Many of us will turn on other apps now as we’re on the way to completing a delivery. That allows us to have a delivery already lined up by the time we drop off. You won’t be able to do that under Prop 22.
Prop 22 Opens the door to more restrictions by limiting the conditions.
Right now, a company cannot control the work you do.
It’s a pretty broad definition, but it should be.
They cannot control how you do your work. They cannot require you to wear a uniform. These companies can’t stop you from taking other offers even while on a delivery.
Prop 22 narrows the list down to four specific areas of control. They can’t control when you work, they can’t require a specific gig be accepted, they can’t restrict your ability to work for other apps or other jobs.
But what about restrictions not listed?
Here’s one that comes to mind: It says they can’t require you to accept “ANY SPECIFIC” delivery. There’s no prohibition against requiring an acceptance rate.
7452. Contract and Termination Provisions.
As part of defining the relationship, Prop 22 goes into specifics about the contract and termination of the contract.
A company cannot terminate you unless it be for grounds specified in the contract.
The company has to provide an appeals process when terminated.
These may be slight improvements over the current status.
I say “MAY” be improvements because I’m not sure that it’s any different right now from what is technically allowed. I do think it’s an improvement over current practices.
Right now, contracts have terminology that says someone can be terminated at the sole discretion of the company. In other words, you could be terminated for no reason. This seems to put an end to that.
The appeals process is a big issue right now. With Doordash, you cannot appeal a termination when it’s based on specific metrics. With most gig companies, there’s really no recourse if you are terminated.
The thing is, right now they can terminate you without any due process. You get no information on the details, you have no chance to state your case, nor do you have any opportunity to face your accuser.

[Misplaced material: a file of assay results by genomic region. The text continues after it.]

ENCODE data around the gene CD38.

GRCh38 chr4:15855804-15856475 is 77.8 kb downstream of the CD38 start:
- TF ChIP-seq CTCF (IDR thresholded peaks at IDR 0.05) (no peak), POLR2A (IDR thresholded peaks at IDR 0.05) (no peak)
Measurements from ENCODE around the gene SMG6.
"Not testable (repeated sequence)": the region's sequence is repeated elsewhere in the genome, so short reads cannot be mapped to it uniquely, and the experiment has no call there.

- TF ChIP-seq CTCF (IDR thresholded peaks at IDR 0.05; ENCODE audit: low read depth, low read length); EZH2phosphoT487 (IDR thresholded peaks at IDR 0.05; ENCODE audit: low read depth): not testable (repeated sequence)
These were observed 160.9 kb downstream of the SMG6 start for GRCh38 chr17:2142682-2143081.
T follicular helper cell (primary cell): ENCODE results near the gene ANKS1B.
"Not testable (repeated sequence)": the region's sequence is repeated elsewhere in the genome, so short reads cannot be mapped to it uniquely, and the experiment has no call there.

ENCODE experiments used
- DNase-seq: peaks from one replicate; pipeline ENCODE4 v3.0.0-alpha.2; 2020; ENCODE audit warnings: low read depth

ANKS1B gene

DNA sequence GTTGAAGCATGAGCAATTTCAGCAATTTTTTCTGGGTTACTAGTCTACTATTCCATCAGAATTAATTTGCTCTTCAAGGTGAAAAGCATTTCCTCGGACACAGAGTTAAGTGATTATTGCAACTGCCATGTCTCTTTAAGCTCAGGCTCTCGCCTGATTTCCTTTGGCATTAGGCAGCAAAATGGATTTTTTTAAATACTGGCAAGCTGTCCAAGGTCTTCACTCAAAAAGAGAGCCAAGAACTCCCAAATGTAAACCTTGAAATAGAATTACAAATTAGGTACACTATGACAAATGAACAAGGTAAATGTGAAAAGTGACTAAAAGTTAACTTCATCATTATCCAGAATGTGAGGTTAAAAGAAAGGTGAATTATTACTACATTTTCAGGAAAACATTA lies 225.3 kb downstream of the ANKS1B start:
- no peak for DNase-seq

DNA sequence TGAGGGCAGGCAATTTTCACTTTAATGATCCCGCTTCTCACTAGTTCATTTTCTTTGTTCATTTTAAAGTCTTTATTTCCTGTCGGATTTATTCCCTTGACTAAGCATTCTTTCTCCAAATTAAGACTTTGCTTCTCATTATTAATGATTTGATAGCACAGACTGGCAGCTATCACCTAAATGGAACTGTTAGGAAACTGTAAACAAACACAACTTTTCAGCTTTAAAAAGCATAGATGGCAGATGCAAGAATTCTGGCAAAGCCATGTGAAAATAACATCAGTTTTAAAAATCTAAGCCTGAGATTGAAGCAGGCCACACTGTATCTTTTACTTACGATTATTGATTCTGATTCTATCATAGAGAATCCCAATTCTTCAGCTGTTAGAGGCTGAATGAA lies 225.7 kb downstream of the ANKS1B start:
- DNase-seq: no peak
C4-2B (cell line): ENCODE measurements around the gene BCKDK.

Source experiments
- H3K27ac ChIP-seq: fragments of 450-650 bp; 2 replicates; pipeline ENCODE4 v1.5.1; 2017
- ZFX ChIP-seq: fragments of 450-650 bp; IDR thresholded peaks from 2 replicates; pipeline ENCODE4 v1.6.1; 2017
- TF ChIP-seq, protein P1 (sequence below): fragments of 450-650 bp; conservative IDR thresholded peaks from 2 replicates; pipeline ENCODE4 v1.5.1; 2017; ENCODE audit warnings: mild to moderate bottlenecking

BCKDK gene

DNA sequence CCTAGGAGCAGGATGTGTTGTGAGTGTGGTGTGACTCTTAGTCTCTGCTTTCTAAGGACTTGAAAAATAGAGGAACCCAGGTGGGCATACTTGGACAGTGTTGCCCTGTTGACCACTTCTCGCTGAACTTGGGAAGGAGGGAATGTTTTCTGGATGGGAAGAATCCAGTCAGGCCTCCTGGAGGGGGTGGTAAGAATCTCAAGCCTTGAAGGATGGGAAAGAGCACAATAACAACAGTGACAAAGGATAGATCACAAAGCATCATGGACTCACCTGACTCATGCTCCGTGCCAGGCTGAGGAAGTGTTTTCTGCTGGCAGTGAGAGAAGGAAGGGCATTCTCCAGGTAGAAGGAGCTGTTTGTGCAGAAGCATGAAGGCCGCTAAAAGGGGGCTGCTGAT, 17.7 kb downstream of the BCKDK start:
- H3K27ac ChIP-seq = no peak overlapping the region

Generally these companies run their appeal by just looking over the same stuff they did, giving you no opportunity to address the issue. That’s not an appeal.
If they’re allowed to continue handling appeals the way they do, there’s no improvement here. But I will say that based on the language used, it’s an improvement over current practice.
Article 3: Compensation.
Here’s my summary of article 3.
There will be an earnings floor. A minimum amount of pay FROM THE GIG COMPANY will be 120% of minimum wage plus 30 cents per mile driven during what they call “engaged time.”
There is no compensation for time or miles for any time between deliveries.
Here’s roughly how it works: These companies will still have a pay model. You still get paid whatever for a delivery. You’ll complete your deliveries over the course of the pay period (think in terms of how often you get paid right now – once a week – that will probably still be the pay period but it can be as much as two weeks by definition).
At the end of the week, all the ‘net earnings’ are added up. Net earnings do NOT include tips, any tolls, cleaning fees or anything like that. If your net earnings are less than the earnings floor, the gig company makes up the difference.
Gig companies cannot keep any tips. They cannot charge you any processing fees for tips that they forward to you. Tips cannot be included in the ‘net earnings.’
In years following 2021, the per mile amount will be adjusted based on inflation.
What does this mean for delivery contractors?
You’re guaranteed 120% of minimum wage plus tips plus 30 cents a mile for the time and miles you spend while on an active delivery. In other words, from the moment you take a delivery to the moment you drop it off at the customer, that’s the basis of your guarantee.